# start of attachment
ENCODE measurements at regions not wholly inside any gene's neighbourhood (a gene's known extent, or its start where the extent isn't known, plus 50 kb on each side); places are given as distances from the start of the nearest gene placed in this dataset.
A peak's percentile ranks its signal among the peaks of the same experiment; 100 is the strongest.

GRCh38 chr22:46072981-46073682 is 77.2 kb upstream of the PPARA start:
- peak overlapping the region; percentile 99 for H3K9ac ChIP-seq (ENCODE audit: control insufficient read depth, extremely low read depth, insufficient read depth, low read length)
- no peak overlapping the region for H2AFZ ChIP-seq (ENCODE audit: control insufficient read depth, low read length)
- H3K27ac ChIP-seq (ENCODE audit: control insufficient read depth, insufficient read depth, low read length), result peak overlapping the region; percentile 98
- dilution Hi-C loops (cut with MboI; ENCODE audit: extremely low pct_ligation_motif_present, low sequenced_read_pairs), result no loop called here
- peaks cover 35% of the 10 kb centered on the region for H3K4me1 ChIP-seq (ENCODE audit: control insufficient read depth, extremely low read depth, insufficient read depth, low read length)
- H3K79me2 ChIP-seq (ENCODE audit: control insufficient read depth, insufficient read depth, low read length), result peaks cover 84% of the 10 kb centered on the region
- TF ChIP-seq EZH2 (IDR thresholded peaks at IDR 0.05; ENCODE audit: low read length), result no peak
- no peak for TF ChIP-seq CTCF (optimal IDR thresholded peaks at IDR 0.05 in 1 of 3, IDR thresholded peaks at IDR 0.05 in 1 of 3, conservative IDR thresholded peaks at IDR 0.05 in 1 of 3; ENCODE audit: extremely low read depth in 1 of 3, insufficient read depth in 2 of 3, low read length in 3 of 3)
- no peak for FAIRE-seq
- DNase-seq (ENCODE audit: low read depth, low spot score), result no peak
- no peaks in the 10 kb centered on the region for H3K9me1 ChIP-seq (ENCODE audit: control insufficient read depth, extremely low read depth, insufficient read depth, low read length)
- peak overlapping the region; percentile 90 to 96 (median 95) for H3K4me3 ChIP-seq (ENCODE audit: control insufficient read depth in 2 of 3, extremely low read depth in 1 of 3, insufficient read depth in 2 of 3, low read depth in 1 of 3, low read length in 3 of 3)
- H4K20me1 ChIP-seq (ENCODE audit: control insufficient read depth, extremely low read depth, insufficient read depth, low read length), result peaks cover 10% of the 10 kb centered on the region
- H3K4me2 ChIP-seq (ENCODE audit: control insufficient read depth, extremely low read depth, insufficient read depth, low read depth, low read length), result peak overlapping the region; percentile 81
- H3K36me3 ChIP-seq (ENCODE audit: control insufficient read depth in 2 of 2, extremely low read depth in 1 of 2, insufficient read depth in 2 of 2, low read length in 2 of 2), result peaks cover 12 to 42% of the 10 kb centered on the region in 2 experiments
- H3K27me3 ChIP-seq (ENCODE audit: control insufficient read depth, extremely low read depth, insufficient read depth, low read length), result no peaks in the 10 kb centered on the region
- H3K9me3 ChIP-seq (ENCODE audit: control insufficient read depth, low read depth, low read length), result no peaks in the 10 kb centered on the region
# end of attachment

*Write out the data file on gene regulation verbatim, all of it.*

ENCODE measurements at regions not wholly inside any gene's neighbourhood (a gene's known extent, or its start where the extent isn't known, plus 50 kb on each side); places are given as distances from the start of the nearest gene placed in this dataset.
A peak's percentile ranks its signal among the peaks of the same experiment; 100 is the strongest.

GRCh38 chr22:46072981-46073682 is 77.2 kb upstream of the PPARA start:
- peak overlapping the region; percentile 99 for H3K9ac ChIP-seq (ENCODE audit: control insufficient read depth, extremely low read depth, insufficient read depth, low read length)
- no peak overlapping the region for H2AFZ ChIP-seq (ENCODE audit: control insufficient read depth, low read length)
- H3K27ac ChIP-seq (ENCODE audit: control insufficient read depth, insufficient read depth, low read length), result peak overlapping the region; percentile 98
- dilution Hi-C loops (cut with MboI; ENCODE audit: extremely low pct_ligation_motif_present, low sequenced_read_pairs), result no loop called here
- peaks cover 35% of the 10 kb centered on the region for H3K4me1 ChIP-seq (ENCODE audit: control insufficient read depth, extremely low read depth, insufficient read depth, low read length)
- H3K79me2 ChIP-seq (ENCODE audit: control insufficient read depth, insufficient read depth, low read length), result peaks cover 84% of the 10 kb centered on the region
- TF ChIP-seq EZH2 (IDR thresholded peaks at IDR 0.05; ENCODE audit: low read length), result no peak
- no peak for TF ChIP-seq CTCF (optimal IDR thresholded peaks at IDR 0.05 in 1 of 3, IDR thresholded peaks at IDR 0.05 in 1 of 3, conservative IDR thresholded peaks at IDR 0.05 in 1 of 3; ENCODE audit: extremely low read depth in 1 of 3, insufficient read depth in 2 of 3, low read length in 3 of 3)
- no peak for FAIRE-seq
- DNase-seq (ENCODE audit: low read depth, low spot score), result no peak
- no peaks in the 10 kb centered on the region for H3K9me1 ChIP-seq (ENCODE audit: control insufficient read depth, extremely low read depth, insufficient read depth, low read length)
- peak overlapping the region; percentile 90 to 96 (median 95) for H3K4me3 ChIP-seq (ENCODE audit: control insufficient read depth in 2 of 3, extremely low read depth in 1 of 3, insufficient read depth in 2 of 3, low read depth in 1 of 3, low read length in 3 of 3)
- H4K20me1 ChIP-seq (ENCODE audit: control insufficient read depth, extremely low read depth, insufficient read depth, low read length), result peaks cover 10% of the 10 kb centered on the region
- H3K4me2 ChIP-seq (ENCODE audit: control insufficient read depth, extremely low read depth, insufficient read depth, low read depth, low read length), result peak overlapping the region; percentile 81
- H3K36me3 ChIP-seq (ENCODE audit: control insufficient read depth in 2 of 2, extremely low read depth in 1 of 2, insufficient read depth in 2 of 2, low read length in 2 of 2), result peaks cover 12 to 42% of the 10 kb centered on the region in 2 experiments
- H3K27me3 ChIP-seq (ENCODE audit: control insufficient read depth, extremely low read depth, insufficient read depth, low read length), result no peaks in the 10 kb centered on the region
- H3K9me3 ChIP-seq (ENCODE audit: control insufficient read depth, low read depth, low read length), result no peaks in the 10 kb centered on the region